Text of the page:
Securities Arbitration and Securities Litigation: How do I know if I need them? (Part 4)
Last time, in my blog about securities litigation, we discussed some information about securities mediation. Today, this Tampa lawyer and certified arbitrator would like to give some more details about securities arbitration and help see if the arbitration process may be right for you.
Now that you’ve tried other dispute resolution techniques, it’s time to decide whether you want to file a claim to arbitrate. Securities arbitration may not be the best and most appropriate option for you. It really depends on your situation and objectives. If you choose to use, or are required by your agreement to use securities arbitration as opposed to civil litigation (a lawsuit), you should seriously consider hiring a Tampa lawyer for instruction and advice. Remember, the brokerage firm will most likely have a team of lawyers for consultation, so having a Tampa lawyer in your ball court will really help level the playing field.
Arbitrators like me, in general, do not have to be Tampa lawyers. They can be from any and all walks of life. They have been trained and approved, and act as arbitrators when selected to hear a case. Some arbitrators work in securities, but they could be doctors or homemakers or professional businessmen. The most important things about an arbitrator are that they be completely impartial and knowledgeable about the area of the dispute in your securities arbitration. A potential arbitrator will submit a personal profile to FINRA (the Financial Industry Regulatory Authority) detailing their knowledge of the securities industry and the concerns of an investor. If the securities arbitrator is accepted, their names go into a pool to be selected for any case matching their background. Arbitrators do not work for FINRA. They receive an honorarium from FINRA to recognize their service.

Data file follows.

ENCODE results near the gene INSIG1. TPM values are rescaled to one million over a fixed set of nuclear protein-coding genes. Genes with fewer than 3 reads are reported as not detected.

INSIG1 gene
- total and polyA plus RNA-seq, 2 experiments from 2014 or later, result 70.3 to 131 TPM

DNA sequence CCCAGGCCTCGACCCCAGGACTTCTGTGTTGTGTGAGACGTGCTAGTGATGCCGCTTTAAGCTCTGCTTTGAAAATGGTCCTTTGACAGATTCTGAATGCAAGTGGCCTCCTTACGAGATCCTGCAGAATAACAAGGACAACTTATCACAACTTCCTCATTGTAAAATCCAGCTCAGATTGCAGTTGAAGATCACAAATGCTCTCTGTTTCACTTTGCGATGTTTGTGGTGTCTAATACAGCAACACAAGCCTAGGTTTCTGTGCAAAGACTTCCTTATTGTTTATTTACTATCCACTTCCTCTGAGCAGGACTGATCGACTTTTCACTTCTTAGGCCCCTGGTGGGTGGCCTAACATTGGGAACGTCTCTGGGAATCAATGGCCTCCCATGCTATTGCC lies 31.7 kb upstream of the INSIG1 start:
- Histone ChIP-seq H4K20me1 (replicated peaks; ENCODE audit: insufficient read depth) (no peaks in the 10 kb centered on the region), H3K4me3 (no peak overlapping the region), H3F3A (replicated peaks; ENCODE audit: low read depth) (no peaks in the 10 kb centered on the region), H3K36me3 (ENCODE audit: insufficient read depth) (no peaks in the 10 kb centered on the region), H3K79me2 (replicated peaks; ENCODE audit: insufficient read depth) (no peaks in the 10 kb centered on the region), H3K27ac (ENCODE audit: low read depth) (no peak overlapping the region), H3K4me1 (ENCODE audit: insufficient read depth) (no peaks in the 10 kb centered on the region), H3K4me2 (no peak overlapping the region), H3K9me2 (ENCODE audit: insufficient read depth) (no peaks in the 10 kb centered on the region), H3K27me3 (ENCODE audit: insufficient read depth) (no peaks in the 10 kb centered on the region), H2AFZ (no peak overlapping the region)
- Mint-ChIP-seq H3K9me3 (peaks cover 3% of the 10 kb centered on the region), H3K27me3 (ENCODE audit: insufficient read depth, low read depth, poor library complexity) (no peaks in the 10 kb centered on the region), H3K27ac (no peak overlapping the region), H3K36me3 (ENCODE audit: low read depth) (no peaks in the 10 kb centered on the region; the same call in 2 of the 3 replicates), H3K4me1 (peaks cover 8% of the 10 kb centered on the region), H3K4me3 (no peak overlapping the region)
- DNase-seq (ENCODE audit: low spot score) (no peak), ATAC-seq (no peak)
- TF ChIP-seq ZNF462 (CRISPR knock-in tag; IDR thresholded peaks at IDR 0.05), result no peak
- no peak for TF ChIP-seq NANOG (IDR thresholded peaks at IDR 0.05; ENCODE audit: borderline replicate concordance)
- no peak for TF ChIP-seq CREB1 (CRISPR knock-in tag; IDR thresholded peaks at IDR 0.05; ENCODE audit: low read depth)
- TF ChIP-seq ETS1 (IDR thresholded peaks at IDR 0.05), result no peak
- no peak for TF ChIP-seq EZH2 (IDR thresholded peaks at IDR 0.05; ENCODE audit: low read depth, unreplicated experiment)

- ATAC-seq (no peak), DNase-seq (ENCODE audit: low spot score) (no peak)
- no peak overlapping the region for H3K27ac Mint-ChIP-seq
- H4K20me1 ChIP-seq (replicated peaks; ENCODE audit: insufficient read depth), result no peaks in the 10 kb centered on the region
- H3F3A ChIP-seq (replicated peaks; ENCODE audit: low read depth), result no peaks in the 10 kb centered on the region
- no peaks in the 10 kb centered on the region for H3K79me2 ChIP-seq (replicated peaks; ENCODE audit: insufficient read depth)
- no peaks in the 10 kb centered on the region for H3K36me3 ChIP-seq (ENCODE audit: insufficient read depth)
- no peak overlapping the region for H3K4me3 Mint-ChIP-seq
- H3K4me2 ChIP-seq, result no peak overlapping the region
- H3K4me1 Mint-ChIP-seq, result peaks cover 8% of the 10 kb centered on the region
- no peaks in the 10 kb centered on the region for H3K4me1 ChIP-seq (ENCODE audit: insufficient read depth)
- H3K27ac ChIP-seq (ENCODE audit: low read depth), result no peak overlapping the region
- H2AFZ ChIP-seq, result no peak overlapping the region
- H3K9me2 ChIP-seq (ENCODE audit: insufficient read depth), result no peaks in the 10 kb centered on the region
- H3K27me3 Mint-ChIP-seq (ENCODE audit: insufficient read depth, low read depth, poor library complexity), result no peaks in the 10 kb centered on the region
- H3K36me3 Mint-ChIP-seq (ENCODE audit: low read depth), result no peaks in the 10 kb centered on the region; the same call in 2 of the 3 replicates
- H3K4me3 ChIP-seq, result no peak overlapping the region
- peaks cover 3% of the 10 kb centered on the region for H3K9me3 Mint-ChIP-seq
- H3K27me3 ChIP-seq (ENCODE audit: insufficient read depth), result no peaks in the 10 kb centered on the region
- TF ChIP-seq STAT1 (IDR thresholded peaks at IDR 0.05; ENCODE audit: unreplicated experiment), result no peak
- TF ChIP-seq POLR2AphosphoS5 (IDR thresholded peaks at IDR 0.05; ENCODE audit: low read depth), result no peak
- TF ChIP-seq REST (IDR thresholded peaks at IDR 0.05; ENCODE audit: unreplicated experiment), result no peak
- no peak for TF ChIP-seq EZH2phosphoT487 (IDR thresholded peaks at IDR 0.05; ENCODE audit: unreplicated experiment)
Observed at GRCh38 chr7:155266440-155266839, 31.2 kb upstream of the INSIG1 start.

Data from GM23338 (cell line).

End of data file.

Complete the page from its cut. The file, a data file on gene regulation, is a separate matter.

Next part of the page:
When deciding whether or not to file a securities arbitration claim, there is one factor that is vitally important to consider, up front. If your broker or brokerage firm goes out of business or files bankruptcy, you may not be able to recover your losses, even if the arbitrator or court rules in your favor. Over 80% of all unpaid awards involve a firm or individual that is no longer in business. That is why it is so important to investigate the disciplinary history of the broker and the firm you are considering investing with. I will write more on that investigation in future blogs so, stay tuned!
Please, if you are not getting anywhere with resolving securities issues on your own, call S. David Anton of Anton Legal Group!
S. David Anton, Esquire is a Certified Arbitrator for the Financial Industry Regulatory Authority (FINRA), formerly the NASD, which is the national organization responsible for overseeing the securities industry. He has served as a Judge/Panelist and rendered decisions in many securities arbitration, giving him a unique perspective on his client’s cases.
FOR SECURITIES ADVICE, PLEASE FEEL FREE TO CONTACT DAVID ANTON OF THE ANTON LEGAL GROUP AT (813) 443-5249.